• Improper Conclusions: Cops come in all shapes, sizes, genders and colors and everyone needs to understand that.  Believing someone of color can’t be a cop is not only stupid, it can be deadly. Assessing the situation, based on intelligently acquired information, will lead to accurate conclusions and better decision-making.


  • Making an Arrest from an Undercover Posture: Undercover officers are supposed to look like street people, and it’s even better when they look like bad guys. However, undercover officers are just that – undercover. They are not supposed to take independent action because they can be mistaken for a bad guy. When the Uniforms arrive, they are looking for people who look like bad guys.



My recommendations to effectively avoid, handle and survive Blue-on-Blue Confrontations, involves the creation of efficient Policy and Procedures enhanced with proper training.

Law enforcement officers should also be directed to carry their badge and identification at all times and produce them immediately upon becoming involved in an incident, on or off duty, or when in plainclothes.

Agencies should discourage officers from taking action off-duty unless, of course, their life or someone else’s life is in imminent danger.  Being a good ‘expert’ witness is preferable to being a good cop who risks his life unnecessarily.

There should be strict guidelines for plainclothes officers and specific ways they identify themselves.   And agencies need to train, and remind, on duty personnel of how to identify off duty and plainclothes officers and to use cover in confrontational situations.



Det. Jacai Colson


In want to update this article since its writing in 2013. I must sadly report the death of another officer in a case of mistaken identity. Prince George’s County, Maryland Detective Jacai Colson was shot and killed by a fellow officer in a case of mistaken identity on March 13, 2016.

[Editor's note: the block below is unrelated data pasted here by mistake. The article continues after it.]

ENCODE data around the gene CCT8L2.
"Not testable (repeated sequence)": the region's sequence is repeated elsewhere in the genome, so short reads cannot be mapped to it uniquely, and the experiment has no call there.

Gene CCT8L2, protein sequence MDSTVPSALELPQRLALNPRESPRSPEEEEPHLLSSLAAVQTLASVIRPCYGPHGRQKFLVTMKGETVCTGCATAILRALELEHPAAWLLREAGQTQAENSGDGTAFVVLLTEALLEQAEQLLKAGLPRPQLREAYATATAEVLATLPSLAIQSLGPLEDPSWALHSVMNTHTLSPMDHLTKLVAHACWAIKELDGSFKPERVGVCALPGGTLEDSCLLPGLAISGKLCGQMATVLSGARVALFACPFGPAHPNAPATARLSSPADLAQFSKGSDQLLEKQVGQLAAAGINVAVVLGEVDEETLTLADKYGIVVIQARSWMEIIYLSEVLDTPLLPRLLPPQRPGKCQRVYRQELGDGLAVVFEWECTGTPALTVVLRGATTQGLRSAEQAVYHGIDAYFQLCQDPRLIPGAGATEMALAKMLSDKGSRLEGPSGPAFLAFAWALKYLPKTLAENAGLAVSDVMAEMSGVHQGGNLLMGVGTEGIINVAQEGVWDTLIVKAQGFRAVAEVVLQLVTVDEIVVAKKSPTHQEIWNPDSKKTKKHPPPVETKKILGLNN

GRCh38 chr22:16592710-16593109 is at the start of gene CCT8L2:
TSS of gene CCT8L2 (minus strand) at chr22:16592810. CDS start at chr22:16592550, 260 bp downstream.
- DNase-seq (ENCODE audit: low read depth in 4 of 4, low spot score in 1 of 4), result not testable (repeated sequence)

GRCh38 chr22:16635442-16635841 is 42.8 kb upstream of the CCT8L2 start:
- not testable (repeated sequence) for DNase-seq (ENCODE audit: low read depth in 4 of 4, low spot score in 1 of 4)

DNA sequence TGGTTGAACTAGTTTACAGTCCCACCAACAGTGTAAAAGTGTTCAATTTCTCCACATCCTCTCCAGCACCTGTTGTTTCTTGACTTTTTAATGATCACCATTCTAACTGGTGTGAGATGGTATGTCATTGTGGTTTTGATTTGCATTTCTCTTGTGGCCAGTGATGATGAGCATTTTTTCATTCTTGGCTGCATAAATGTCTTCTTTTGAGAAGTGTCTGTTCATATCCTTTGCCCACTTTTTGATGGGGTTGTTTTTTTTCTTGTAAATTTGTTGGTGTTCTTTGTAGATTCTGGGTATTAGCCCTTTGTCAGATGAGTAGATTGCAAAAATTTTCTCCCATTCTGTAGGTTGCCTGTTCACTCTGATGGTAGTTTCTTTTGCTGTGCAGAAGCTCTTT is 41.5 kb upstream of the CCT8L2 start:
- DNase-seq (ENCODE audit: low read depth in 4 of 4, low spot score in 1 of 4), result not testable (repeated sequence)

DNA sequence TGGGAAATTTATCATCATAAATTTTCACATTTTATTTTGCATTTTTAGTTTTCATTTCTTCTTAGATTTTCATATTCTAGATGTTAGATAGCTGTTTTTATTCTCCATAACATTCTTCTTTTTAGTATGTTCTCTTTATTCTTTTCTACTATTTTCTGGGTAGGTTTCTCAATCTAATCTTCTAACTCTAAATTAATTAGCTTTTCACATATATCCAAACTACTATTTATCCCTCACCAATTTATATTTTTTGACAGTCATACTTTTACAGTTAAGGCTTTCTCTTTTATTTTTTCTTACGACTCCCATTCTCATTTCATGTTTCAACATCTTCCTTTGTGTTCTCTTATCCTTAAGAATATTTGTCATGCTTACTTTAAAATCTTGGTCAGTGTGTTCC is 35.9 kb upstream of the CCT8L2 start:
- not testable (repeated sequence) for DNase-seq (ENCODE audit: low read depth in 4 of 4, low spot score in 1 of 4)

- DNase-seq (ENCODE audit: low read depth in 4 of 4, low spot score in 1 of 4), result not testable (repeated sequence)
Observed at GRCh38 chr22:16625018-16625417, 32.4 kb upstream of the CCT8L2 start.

Detective Colson responded to an active shooter who was targeting the Prince George’s County District Station in Upper Marlboro, MD. An armed gunman was firing at officers in an attempted suicide by cop.

The gunman was accompanied by two his brothers who drove him to the police station and videotaped the gun battle. When officer Colson, who was in plainclothes, arrived with his gun drawn, he was mistaken for one of the suspects.



I may have raised more questions than I answered with this writing. Sometimes it works out that way when you set out to expose something – especially an important and controversial topic.

Whatever I raised, I hope everyone’s awareness and understanding and the need for further investigation, policy and officer training. Maybe I have been lucky in my many personal experiences with Blue-on-Blue Confrontations.  Maybe my experience as an undercover officer, plainclothes officer, detective and supervisor has provided me with more respect and understanding of such situations to help me remain safe and not injure another cop.

I believe, without reservation, there is nothing that can take the place of real-life experience. But in the case of avoiding, handling and surviving Blue-on-Blue Confrontations to circumvent tragedies, effective policy, procedures and training comes real close.

At the bottom line, it’s all about saving just ONE life.



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Thank you for taking the time to read this message and allowing me to share this touching story with you.





  1. Homefront Protective Group’s Blue-on-Blue Survey of 100 Law Enforcement Officers; 2012.
  2. Wake of Officer Omar Edwards, NYPD;
  3. Reducing Inherent Danger: Report of the Task Force on Police-on-Police Shootings; 2010.
  4. Statement of NYPD Deputy Commissioner of Training, Wilbur Chapman, before the Governor’s Task Force on Police on Police Shootings; December 3, 2009.
  5. Mark Spawn, “Officer Safety during Police-on-Police Encounters; The Police Chief 77 (April 2010): 24-30.
  6. Officer Down Memorial Page;; Mistaken Identity Deaths – 1982 through 2016.
  7. Prince George’s County police officer shot by fellow officers during gun battle; 2016.
  8. Various confidential interviews.